Japan at war on `peace' clause

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The Independent Online
In a country where a grey demeanour and bland utterance are de rigueur among public servants, Eisuke Sakakibara has long been an exception: brilliant, charming and articulate in Japanese and English, a bureaucrat with a grasp of the big picture and a reputation for speaking his mind.

As a vice-minister in the finance ministry (MoF), he has been the choice of several prime ministers in sorting out tricky trade negotiations. His cogitations on postmodernism have been published in journals, and among currency traders he earned the nickname Mr Yen for his ability to move the markets with a carefully deployed remark.

But he finds himself in hot water - not over the economy, or corruption scandals, but over Japan's constitution.

Drafted in 1945 by the US occupying forces led by Douglas MacArthur, it is showing its age. Article Nine, the "peace" clause, vows that "land, sea and air forces, as well as other war potential, will never be maintained."

But in the the "Self-Defence Forces" Japan possesses one of the largest military machines in the world. Every year, on Constitution Day, newspapers compete to produce proposed revisions.

Left-wingers insist Article Nine be followed to the letter; right-wingers demand its abolition. This month Mr Sakakibara, famed for his outspokenness, pitched in. And then the trouble started.

"It should be completely redone," he told Chuo Koronin magazine an interview published yesterday. "The constitution should be a document which resiliently changes with the time, and when you look at politics and the way the government works, the constitution has to change or there'll be something wrong.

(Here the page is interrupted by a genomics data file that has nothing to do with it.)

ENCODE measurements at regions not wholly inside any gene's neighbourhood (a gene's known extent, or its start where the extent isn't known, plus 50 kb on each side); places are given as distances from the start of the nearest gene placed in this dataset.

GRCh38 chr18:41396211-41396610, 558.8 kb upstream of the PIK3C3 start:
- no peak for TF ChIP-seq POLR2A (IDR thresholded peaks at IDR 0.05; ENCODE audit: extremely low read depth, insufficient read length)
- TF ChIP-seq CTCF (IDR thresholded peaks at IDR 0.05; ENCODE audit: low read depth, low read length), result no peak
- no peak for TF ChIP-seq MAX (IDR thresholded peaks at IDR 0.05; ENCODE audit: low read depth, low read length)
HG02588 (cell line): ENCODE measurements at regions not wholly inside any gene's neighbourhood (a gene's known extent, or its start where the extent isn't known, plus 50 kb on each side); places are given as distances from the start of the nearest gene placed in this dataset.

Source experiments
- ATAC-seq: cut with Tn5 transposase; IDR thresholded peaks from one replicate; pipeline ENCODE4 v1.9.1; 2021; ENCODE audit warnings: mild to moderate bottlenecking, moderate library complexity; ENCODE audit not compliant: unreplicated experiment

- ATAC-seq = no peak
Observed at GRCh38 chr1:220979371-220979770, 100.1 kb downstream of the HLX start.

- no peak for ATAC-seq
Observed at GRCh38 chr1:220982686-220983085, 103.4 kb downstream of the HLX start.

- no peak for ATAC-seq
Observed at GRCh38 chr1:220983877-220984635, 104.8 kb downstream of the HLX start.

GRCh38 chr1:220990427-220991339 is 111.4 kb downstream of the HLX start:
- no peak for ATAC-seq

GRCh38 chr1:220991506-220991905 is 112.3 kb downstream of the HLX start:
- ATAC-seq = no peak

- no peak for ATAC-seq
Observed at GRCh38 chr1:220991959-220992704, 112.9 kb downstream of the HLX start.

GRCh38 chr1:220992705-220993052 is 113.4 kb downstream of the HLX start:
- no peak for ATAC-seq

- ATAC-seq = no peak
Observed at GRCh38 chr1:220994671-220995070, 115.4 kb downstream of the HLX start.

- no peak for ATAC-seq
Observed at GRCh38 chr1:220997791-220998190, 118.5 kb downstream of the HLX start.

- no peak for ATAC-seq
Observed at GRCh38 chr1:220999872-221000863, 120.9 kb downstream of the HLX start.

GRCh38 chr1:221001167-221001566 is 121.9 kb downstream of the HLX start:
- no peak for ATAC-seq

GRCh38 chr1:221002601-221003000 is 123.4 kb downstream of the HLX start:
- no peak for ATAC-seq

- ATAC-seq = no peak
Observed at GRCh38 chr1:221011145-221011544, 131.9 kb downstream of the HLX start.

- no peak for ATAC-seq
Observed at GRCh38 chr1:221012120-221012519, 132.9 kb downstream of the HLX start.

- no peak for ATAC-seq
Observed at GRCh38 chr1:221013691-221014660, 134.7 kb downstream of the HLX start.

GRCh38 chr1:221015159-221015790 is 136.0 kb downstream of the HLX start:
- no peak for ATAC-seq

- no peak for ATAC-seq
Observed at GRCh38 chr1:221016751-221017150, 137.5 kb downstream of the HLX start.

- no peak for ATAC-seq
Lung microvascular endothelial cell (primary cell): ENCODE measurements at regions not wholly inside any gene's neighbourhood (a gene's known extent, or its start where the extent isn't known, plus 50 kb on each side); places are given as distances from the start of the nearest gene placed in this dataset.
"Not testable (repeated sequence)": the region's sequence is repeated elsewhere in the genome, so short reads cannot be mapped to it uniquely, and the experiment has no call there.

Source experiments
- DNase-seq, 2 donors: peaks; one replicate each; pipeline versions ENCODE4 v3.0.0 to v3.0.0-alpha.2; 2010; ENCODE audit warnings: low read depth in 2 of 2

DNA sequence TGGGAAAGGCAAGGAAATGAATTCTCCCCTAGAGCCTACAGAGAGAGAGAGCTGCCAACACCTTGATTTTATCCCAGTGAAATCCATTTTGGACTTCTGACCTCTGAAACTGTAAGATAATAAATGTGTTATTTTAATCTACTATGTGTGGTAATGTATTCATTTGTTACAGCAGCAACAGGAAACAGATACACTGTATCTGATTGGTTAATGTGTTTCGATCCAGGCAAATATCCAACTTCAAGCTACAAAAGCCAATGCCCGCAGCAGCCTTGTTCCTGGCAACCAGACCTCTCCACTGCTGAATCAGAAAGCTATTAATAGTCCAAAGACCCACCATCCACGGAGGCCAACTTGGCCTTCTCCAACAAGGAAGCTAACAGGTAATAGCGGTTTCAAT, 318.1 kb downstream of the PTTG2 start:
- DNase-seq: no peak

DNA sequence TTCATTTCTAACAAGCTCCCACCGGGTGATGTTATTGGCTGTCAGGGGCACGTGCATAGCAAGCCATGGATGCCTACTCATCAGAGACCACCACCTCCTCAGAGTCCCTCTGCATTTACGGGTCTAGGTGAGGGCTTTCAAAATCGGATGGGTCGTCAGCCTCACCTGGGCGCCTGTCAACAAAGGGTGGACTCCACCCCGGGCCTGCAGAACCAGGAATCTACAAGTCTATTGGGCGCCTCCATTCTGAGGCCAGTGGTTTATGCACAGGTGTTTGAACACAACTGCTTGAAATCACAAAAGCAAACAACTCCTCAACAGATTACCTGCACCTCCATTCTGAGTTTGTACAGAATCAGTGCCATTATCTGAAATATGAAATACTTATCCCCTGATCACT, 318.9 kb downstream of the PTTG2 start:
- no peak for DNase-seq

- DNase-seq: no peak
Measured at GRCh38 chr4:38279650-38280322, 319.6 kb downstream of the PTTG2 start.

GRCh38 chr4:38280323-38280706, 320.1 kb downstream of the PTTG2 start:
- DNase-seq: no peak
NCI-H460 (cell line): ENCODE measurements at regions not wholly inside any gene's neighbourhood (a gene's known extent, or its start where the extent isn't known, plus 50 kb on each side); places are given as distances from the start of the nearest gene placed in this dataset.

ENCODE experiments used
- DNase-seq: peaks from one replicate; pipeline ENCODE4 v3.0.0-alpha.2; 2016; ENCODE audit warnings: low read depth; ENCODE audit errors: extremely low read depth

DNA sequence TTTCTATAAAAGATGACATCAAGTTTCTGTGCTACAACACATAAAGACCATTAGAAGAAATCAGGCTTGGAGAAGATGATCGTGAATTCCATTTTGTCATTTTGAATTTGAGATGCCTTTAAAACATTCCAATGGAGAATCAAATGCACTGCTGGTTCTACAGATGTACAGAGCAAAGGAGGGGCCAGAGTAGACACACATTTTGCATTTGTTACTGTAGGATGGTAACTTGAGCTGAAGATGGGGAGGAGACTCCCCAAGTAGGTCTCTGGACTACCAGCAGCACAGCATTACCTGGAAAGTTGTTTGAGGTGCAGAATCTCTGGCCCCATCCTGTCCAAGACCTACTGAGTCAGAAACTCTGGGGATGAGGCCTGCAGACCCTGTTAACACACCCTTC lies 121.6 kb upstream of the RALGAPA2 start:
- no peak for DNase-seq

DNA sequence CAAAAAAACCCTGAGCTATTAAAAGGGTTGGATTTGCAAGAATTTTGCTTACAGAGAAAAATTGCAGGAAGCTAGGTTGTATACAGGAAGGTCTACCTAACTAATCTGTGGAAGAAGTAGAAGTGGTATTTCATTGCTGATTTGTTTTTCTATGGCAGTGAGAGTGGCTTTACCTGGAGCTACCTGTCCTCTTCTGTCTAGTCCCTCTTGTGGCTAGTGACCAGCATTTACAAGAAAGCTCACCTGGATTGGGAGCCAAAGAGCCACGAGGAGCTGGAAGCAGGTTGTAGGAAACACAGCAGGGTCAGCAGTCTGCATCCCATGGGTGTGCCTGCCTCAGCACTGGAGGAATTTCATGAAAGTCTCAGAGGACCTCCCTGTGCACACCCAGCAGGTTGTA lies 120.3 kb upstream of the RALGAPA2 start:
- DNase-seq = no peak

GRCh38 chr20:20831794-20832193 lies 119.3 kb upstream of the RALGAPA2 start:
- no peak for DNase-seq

"The legislative body (of government) has fundamentally lost its will to hammer out legislation. What it should be doing is rewriting the constitution."

On the face of it, this all seems reasonable enough, but the reaction has been swift and cold. Members of the Social Democratic Party, guardians of the peace clause and members of the ruling coalition, denounced Mr Sakakibara for "superseding the bounds of his brief". The party's leader, Takako Doi, whom Japanese call their "Iron Lady", has said it will summon him for a dressing-down. Mr Sakakibara has been more outspoken than the average bureaucrat, though no one minded this when it tweaked the markets in the right direction.

But the timing of the remarks is sensitive for two reasons. One is the scandal embroiling the MoF, a tale of corruption and collusion between banks and their supposed watchdogs, and of bureaucrats selling favours for expensive meals in restaurants where the waitresses wear no knickers.

The MoF's reputation has never been lower, and this is not a time for its spokesmen to get uppity.

The second reason is the timing, a few days in advance of an anticipated second Gulf war.

The constitution's biggest test came in 1991, after the invasion of Kuwait, when Japanese politicians agonised for weeks over whether to send troops to the Gulf and ended up just sending a big cheque.

When the US ambassador to the United Nations, Bill Richardson, came to Tokyo seeking support against President Saddam Hussein, the response, in traditional Japanese style, was measured, vague and indecisive.

Everything, in other words, that Mr Sakakibara is not.

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